"KATAHDIN AFTERNOON, KATAHDIN LAKE": Oil on canvas, 23.5 x 29.5 inches, by Chris
Over the last couple of years there has been a major, and successful, effort to find funds to acquire a 4000-acre parcel of land that includes Katahdin Lake and to make it part of Baxter State Park. A group of artists were deeply involved in this project, and there are now two big group shows by many of these artists to commemorate the event, one at Bates College and the other, “Katahdin: The Lake and Her Artists,” at Jameson in Portland.
|“Katahdin: The Lake And Her Artists” through March 15 | at Jameson Gallery, 305 Commercial St, Portland | 207.772.5522|
It’s worth considering the relationship between the history of landscape painting and the growth of the idea that the natural world is something to be valued and preserved. Landscape painting is fairly new in the history of art, having become common in the late 18th and early 19th centuries. It is arguable that painters going off into the wilderness and coming back with images for homes and museums sparked changes in attitudes about trees, mountains, and lakes. Nature started to be valued for itself, rather than as a supply of resources to be struggled for and extracted.
Many, if not most, of the artists in this show reprise the actions of the older painters and take directly to the woods. Chris Huntington, David Little, and Marsha Donahue, to name a few who will be familiar to Portland, pack up their easels and brushes and brave the bugs to work on the spot. It’s not a method for the faint of heart.
Mount Katahdin, the lake, and its environs are the subject of most of the works in the show; group shows with a single, similar subject are pretty rare these days.
Taken together, the successful political action and conservation campaign, the similar methods, the same subject, and the historical resonance, still don’t add up to a coherent reason for a big group show. For a great party, for sure, and this show needs to be seen in that spirit. With all the things the artists have in common, there are still deep differences among them in the nature of what they are about. The viewer gets to pick and choose among the fifty-odd works by 18 artists according to preference, taste, or whim.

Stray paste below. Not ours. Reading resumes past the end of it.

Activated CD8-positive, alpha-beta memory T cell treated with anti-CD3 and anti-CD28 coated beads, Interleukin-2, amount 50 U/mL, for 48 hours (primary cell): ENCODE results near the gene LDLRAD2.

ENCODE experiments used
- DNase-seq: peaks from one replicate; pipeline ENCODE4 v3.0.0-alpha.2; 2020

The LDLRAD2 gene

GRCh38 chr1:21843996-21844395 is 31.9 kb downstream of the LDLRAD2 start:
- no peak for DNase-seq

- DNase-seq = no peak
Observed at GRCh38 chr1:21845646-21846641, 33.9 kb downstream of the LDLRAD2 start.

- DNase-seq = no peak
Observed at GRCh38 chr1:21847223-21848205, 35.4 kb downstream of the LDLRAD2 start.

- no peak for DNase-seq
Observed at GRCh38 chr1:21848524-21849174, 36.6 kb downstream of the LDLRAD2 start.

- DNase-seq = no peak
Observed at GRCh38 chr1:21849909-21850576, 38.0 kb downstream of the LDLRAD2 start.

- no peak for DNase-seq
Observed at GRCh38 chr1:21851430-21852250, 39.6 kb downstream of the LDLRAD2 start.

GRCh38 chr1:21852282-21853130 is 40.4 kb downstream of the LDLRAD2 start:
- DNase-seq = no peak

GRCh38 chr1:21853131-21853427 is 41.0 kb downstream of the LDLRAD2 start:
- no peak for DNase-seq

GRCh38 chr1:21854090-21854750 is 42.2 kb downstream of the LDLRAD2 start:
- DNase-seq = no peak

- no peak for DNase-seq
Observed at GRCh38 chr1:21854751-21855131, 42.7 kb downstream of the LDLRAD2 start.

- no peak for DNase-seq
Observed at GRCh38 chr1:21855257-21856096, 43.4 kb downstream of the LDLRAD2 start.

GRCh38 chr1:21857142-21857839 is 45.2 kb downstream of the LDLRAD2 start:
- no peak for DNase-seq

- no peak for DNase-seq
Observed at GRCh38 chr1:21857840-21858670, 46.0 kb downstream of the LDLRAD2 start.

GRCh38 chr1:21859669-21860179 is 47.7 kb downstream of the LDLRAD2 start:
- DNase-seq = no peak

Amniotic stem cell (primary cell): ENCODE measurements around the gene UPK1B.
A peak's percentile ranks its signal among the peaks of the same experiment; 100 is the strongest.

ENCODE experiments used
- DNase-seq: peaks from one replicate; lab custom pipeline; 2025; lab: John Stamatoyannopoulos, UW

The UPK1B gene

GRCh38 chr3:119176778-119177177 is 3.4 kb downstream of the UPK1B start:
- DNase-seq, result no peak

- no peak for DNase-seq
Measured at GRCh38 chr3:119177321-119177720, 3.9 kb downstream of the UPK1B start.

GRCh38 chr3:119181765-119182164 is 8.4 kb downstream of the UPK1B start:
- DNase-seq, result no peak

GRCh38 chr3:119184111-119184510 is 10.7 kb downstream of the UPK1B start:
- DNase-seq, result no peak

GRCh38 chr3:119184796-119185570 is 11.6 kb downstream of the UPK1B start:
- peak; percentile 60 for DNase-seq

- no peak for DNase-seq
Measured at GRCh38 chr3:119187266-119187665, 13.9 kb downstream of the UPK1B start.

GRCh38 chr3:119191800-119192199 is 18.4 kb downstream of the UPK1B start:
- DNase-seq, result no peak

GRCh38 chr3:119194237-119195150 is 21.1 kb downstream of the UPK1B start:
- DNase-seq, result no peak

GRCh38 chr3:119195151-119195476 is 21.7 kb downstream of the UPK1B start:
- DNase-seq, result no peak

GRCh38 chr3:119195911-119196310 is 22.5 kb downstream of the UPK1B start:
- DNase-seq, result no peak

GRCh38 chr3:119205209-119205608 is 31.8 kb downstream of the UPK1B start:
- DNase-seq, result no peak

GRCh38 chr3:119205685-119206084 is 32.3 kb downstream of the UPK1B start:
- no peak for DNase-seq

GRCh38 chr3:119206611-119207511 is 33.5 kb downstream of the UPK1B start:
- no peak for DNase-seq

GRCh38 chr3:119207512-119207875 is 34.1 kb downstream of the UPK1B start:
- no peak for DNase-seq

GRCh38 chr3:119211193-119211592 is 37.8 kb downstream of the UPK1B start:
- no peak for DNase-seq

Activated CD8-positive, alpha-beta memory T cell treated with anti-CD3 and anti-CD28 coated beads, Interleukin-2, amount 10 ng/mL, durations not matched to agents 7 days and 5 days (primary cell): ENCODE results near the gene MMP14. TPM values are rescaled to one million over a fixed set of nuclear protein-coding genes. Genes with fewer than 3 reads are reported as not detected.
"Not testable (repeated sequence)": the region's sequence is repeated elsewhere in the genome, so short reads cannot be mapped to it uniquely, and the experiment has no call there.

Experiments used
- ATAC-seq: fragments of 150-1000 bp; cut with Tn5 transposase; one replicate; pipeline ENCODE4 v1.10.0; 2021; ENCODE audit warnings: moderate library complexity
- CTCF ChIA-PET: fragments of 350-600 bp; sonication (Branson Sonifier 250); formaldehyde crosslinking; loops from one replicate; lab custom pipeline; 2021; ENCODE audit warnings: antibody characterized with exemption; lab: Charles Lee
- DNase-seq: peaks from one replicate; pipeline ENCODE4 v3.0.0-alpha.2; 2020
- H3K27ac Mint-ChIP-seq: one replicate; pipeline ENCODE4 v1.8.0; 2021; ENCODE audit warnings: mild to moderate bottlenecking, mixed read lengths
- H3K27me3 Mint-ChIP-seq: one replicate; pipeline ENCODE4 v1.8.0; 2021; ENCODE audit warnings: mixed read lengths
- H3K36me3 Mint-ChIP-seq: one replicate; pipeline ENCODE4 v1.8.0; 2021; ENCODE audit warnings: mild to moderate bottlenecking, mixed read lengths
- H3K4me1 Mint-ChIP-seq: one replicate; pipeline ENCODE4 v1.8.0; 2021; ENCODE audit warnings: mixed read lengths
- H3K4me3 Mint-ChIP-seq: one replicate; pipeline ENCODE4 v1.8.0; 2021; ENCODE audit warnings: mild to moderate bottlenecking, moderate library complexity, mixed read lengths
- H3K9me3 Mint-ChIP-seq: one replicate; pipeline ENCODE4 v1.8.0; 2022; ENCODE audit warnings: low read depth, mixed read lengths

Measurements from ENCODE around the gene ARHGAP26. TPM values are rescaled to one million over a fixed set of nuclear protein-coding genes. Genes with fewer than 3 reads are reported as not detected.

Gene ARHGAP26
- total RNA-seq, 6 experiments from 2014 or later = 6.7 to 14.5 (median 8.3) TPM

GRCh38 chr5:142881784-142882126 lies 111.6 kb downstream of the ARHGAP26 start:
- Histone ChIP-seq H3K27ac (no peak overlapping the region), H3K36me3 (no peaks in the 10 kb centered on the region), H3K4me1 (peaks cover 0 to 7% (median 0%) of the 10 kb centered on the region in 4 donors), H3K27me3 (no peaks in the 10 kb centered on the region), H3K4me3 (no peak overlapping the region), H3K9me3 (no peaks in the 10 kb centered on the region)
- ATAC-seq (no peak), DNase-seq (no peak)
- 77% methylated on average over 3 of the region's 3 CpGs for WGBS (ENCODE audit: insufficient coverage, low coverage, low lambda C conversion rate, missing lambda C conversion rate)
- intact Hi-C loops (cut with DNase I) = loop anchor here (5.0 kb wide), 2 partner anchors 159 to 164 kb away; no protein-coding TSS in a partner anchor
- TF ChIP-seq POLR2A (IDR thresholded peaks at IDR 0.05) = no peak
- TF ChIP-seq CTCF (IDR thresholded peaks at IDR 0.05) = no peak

For example, Chris Polson in “Last Color, Katahdin Lake” lays colors in discrete areas that border each other, rather than modulating from one to another. It’s an approach informed by later modernist painters. Chris Huntington in “Katahdin Afternoon, Katahdin Lake” uses the scene and colors as starting point for a record of his inner experience. Early modern, perhaps, and definitely personal and intense.
David Little’s work relates more to Impressionism. “Katahdin” has a loose, easy hand, but the overall sense of the work is that of a record of how the light and colors actually looked, shorn of details but with a real sense of the moment. Michael Vermette’s work has a more narrative quality than most of the others. The hiker in “Into the Woods, Turner Mountain” is shown in the act of stepping over a fallen tree. It’s a moment in a story. In “Rocky Pond Afternoon” Bruce McDonald simplifies, rendering the mountain and lake without a lot of detail, concentrating on the broader relationship of lake, land, and sky.